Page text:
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Many people ask me the safest way to travel in Ecuador. First, it depends on what you mean by “safe.” Are you willing to travel at night? On a bus? Do you have the budget you need for renting a car or hiring a taxi?
Safety standards for public transportation are not what most people would expect if you grew up in the modern world. Nor are they greatly enforced. Public accommodations on buses are often crowded and uncomfortable. Consider these factors when choosing your means of transportation.
You’d like to visit several places, and do it cheaply, safely, and efficiently. Buses are a cheap way to get around, and one quick rule of thumb is that you’ll pay about a dollar for each hour of travel. So, for example, a bus from Quito to Esmeraldas is about a 6 hour trip, and the fare should be somewhere in the $6 range. And while buses do travel fast, they often stop frequently, making your trip longer than necessary at times. The one major caveat with buses is that there are several crashes, frequently with fatalities, each year in Ecuador. Night buses are even riskier than day buses, so consider your risk tolerance carefully. Buses are not well regulated for safety and speed limits are usually not enforced in Ecuador. Drivers’ sense of caution may seem to be non-existent. Whenever travelling by bus, keep your belongings at arms’ length-do not allow them to be placed in the storage areas under the bus. If you do, be sure to get off immediately at every stop to make sure they are not stolen. Preferably, keep your belongings with you and in your sight at all times.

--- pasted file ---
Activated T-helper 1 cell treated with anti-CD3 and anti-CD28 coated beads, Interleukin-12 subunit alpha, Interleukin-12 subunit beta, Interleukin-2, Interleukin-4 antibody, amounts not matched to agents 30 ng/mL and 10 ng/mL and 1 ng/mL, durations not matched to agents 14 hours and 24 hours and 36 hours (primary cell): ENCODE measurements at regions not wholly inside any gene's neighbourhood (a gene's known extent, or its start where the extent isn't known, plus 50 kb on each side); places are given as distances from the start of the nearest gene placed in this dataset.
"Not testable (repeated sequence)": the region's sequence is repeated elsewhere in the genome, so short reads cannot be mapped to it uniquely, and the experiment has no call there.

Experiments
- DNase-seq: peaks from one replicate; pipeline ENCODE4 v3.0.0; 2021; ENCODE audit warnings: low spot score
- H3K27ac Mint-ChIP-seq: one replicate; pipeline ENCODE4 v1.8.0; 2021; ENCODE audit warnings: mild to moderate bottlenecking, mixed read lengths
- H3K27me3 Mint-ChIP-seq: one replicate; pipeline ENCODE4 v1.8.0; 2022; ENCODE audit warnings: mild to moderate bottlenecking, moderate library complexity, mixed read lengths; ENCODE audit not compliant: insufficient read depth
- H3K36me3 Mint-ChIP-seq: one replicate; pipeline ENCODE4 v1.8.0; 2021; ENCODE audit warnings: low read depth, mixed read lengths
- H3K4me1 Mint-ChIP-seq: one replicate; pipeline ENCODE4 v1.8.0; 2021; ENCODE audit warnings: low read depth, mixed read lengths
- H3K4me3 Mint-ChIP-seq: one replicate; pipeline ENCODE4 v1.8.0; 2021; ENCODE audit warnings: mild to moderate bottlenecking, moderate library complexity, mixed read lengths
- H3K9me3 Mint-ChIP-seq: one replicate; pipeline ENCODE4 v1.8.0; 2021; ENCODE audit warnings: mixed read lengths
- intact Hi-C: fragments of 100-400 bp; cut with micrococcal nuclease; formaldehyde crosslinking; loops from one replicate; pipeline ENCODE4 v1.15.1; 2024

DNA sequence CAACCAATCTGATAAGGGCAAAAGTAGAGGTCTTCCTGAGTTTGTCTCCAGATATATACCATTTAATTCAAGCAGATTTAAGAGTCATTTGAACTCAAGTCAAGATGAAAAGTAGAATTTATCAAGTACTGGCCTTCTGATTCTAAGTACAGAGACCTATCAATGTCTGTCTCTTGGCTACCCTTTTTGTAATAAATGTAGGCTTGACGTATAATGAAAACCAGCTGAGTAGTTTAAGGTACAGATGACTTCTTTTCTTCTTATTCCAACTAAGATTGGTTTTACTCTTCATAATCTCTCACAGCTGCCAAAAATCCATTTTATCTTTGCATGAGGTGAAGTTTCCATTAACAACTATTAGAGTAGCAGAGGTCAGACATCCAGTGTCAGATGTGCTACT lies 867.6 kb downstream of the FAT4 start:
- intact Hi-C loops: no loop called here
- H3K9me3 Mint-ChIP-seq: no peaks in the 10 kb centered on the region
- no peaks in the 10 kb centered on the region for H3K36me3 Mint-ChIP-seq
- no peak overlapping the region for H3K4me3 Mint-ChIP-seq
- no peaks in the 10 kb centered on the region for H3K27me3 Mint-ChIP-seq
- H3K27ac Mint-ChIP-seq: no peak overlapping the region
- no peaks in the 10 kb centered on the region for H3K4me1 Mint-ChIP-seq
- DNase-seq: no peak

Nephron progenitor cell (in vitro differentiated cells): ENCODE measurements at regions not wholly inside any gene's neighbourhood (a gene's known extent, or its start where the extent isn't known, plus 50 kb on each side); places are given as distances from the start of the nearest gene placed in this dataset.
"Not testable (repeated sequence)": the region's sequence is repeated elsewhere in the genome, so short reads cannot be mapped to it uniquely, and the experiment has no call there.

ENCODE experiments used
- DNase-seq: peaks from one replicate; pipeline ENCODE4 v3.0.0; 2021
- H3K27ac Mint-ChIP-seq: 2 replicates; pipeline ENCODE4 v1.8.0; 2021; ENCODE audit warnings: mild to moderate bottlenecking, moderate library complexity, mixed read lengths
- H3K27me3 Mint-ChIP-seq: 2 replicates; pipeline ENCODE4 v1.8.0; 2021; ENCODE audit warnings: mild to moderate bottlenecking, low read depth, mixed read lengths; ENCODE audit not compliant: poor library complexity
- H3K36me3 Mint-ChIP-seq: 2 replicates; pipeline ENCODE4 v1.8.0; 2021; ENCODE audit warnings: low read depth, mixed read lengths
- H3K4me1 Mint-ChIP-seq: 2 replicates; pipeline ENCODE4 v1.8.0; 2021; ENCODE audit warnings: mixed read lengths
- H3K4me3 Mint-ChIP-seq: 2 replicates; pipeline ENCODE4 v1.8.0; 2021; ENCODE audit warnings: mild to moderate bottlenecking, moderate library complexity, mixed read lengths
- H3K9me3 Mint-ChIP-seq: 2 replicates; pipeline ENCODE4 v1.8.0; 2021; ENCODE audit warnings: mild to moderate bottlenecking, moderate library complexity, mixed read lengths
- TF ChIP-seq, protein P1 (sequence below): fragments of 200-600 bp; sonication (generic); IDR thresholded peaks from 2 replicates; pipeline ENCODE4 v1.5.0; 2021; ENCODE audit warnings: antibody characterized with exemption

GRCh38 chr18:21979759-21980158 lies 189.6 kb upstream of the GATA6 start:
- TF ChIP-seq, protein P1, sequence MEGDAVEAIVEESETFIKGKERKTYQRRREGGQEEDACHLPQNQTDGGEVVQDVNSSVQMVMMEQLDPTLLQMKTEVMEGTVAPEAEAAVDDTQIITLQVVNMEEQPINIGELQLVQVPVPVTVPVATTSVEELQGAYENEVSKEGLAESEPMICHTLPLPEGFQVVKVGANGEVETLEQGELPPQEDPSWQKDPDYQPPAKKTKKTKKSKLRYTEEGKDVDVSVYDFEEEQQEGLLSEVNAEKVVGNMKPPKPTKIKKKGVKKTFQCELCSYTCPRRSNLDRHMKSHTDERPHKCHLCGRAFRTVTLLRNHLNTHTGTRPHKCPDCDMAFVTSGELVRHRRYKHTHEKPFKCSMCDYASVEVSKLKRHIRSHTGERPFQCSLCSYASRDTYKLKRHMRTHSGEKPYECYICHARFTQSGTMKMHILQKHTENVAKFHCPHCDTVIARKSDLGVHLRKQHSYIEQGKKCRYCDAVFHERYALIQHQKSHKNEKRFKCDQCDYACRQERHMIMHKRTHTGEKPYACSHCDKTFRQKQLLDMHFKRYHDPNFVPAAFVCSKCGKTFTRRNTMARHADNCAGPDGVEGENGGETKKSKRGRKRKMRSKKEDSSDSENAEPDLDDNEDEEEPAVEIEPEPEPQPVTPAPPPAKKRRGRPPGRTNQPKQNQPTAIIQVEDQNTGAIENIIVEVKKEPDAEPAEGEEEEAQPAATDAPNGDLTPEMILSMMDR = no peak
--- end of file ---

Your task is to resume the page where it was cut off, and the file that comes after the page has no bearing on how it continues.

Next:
Another way to travel, which is a bit more expensive but can result in a more stress-free, comfortable trip, with the opportunity to stop along the way where you’d like, say for a scenic photo, is to hire a cab and driver. You’ll pay anywhere from $60 to $90 a day. On top of that, you need to include meals for the driver, and if you’re taking him overnight, his accommodations. Of course, you don’t have to put him up in an expensive place if that’s where you’re staying. If you’re departing from Quito or Guayaquil, the best way to find a good driver is through your hotel or personal contacts.
Finally, there is car rental. Car rental is not cheap, but affords you the opportunity to go where you please whenever you like. Once outside Quito or Guayaquil, driving is not quite as harrying as in the city. Gas is cheap-currently premium fuel is about $2 a gallon, and regular around $1.40. For even cheaper fuel, rent a diesel if you can. Diesel is $1 a gallon. There are decent maps for Ecuador and the road system is fairly simple. If you speak basic Spanish, you can usually get directions at gas stations or restaurants along your route.
My tips for safe travel here cover the main forms of transportation available for long distances. I’ll discuss travel tips for when you’re in the city and out and about on foot in a later post. Check back soon for more useful information on living and travelling in Ecuador.